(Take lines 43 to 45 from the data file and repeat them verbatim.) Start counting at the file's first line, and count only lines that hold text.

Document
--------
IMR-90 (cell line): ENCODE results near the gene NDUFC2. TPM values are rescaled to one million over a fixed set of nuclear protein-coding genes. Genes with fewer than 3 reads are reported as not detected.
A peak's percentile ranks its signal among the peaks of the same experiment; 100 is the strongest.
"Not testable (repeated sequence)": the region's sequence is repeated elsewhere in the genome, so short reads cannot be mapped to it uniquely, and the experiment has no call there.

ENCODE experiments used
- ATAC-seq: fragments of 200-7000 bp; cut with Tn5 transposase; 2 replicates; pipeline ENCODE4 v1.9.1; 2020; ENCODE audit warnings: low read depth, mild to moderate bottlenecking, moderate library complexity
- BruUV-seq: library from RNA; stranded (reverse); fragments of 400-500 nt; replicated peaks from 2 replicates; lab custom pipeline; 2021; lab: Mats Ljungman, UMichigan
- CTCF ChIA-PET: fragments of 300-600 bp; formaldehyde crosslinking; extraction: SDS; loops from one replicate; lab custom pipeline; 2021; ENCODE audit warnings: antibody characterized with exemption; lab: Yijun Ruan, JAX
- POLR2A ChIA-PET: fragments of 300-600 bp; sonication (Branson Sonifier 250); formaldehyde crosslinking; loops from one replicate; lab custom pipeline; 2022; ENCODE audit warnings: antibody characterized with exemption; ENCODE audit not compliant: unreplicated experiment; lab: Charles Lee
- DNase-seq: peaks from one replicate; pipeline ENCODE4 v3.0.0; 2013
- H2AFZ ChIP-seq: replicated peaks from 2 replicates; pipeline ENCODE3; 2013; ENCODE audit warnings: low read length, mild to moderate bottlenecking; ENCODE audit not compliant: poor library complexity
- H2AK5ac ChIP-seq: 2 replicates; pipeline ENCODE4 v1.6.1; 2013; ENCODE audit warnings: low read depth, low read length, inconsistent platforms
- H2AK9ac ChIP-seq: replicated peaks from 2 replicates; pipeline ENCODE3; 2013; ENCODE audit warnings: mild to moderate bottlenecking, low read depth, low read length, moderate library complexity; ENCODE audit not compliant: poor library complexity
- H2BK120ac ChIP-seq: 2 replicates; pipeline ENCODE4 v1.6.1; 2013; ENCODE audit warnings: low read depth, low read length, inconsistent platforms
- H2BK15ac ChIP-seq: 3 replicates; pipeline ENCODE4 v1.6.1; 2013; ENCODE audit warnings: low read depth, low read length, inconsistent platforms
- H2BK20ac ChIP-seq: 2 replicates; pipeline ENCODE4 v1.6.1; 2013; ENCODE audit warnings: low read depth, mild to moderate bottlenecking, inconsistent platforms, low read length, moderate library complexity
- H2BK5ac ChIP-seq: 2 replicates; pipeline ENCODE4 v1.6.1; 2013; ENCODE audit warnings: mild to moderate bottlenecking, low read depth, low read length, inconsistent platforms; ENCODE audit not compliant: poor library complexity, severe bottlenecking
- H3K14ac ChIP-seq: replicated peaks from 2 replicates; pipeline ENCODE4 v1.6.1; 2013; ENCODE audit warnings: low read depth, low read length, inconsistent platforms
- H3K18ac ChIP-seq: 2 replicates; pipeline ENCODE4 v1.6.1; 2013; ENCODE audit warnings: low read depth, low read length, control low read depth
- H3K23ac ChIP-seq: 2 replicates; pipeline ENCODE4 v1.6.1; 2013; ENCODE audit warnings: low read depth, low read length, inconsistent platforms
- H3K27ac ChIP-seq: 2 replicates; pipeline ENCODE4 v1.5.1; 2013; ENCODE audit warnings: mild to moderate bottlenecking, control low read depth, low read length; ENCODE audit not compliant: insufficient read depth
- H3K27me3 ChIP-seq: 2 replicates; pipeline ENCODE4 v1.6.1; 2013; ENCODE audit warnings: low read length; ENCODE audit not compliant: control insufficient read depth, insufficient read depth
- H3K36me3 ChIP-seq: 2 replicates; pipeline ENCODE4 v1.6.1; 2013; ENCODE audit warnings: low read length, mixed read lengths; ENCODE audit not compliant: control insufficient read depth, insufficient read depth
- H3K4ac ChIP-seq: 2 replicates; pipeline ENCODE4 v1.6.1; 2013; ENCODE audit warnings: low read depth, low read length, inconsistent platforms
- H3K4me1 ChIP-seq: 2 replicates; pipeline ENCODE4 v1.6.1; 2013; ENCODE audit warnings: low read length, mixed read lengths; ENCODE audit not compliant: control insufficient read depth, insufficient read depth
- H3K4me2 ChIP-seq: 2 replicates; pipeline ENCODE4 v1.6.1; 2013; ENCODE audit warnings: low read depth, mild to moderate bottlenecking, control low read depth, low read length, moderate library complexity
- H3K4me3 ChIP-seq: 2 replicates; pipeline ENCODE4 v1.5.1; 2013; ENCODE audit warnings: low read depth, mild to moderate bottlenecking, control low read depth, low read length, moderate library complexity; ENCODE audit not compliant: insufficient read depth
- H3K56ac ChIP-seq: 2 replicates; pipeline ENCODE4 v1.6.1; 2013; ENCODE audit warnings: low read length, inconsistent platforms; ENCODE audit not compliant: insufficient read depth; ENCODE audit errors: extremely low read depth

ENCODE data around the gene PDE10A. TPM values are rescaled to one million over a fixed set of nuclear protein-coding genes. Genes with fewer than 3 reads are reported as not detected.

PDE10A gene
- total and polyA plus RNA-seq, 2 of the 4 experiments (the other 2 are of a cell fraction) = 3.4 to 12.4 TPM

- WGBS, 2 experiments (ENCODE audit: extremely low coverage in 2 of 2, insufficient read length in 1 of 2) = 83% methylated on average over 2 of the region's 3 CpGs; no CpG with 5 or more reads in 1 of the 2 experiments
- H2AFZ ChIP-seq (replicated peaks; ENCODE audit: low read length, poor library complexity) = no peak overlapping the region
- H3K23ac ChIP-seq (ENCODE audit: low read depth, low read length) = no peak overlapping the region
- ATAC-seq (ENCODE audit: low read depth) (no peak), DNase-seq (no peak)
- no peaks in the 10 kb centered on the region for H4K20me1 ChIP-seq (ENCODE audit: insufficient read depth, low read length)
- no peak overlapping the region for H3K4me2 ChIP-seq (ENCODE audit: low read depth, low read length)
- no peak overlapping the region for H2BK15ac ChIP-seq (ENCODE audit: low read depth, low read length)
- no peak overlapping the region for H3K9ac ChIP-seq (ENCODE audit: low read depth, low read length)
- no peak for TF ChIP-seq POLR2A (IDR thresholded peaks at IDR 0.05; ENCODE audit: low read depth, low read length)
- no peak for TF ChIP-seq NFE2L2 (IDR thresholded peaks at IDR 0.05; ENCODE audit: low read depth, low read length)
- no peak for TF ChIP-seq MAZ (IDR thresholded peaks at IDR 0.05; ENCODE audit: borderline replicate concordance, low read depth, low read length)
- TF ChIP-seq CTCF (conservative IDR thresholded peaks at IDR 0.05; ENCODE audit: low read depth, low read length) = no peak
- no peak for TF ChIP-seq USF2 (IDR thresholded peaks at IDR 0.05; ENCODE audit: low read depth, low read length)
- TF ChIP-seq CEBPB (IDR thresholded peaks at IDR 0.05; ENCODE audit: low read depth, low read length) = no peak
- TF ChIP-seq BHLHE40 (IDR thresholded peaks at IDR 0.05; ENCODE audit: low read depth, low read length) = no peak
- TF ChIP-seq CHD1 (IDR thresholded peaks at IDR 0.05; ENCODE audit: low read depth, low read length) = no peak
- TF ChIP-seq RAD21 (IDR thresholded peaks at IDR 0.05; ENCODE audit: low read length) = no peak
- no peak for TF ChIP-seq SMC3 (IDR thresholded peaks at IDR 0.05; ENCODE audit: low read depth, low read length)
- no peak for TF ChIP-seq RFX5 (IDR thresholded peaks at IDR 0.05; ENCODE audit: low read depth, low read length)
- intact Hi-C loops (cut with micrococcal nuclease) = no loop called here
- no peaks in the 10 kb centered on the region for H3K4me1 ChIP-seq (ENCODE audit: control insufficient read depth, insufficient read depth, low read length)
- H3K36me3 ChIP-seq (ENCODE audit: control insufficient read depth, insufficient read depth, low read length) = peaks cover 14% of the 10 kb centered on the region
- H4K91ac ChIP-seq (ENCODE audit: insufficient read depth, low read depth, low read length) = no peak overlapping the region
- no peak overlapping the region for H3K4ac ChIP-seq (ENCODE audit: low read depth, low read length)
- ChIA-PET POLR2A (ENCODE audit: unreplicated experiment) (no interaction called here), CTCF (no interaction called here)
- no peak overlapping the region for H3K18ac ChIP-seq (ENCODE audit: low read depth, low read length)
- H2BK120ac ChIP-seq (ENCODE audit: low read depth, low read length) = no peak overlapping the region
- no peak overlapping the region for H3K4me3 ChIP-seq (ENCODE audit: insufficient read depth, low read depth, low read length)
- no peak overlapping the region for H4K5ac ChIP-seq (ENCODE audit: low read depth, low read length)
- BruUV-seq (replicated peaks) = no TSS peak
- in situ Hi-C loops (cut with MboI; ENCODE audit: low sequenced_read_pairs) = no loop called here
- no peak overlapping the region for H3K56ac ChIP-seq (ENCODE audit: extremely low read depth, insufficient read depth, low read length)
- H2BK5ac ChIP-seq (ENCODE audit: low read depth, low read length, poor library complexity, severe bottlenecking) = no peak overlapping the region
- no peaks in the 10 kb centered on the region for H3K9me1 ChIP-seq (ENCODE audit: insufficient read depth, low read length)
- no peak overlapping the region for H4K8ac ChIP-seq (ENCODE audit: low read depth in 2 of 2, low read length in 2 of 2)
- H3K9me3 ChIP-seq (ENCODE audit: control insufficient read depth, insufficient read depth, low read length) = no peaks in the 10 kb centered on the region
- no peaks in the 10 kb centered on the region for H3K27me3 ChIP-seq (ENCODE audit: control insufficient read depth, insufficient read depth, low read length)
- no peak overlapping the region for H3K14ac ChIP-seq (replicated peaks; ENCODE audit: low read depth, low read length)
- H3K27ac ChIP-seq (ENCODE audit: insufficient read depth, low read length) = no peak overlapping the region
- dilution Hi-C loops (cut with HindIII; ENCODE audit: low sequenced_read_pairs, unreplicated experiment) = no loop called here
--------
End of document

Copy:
- no peak for TF ChIP-seq USF2 (IDR thresholded peaks at IDR 0.05; ENCODE audit: low read depth, low read length)
- TF ChIP-seq CEBPB (IDR thresholded peaks at IDR 0.05; ENCODE audit: low read depth, low read length) = no peak
- TF ChIP-seq BHLHE40 (IDR thresholded peaks at IDR 0.05; ENCODE audit: low read depth, low read length) = no peak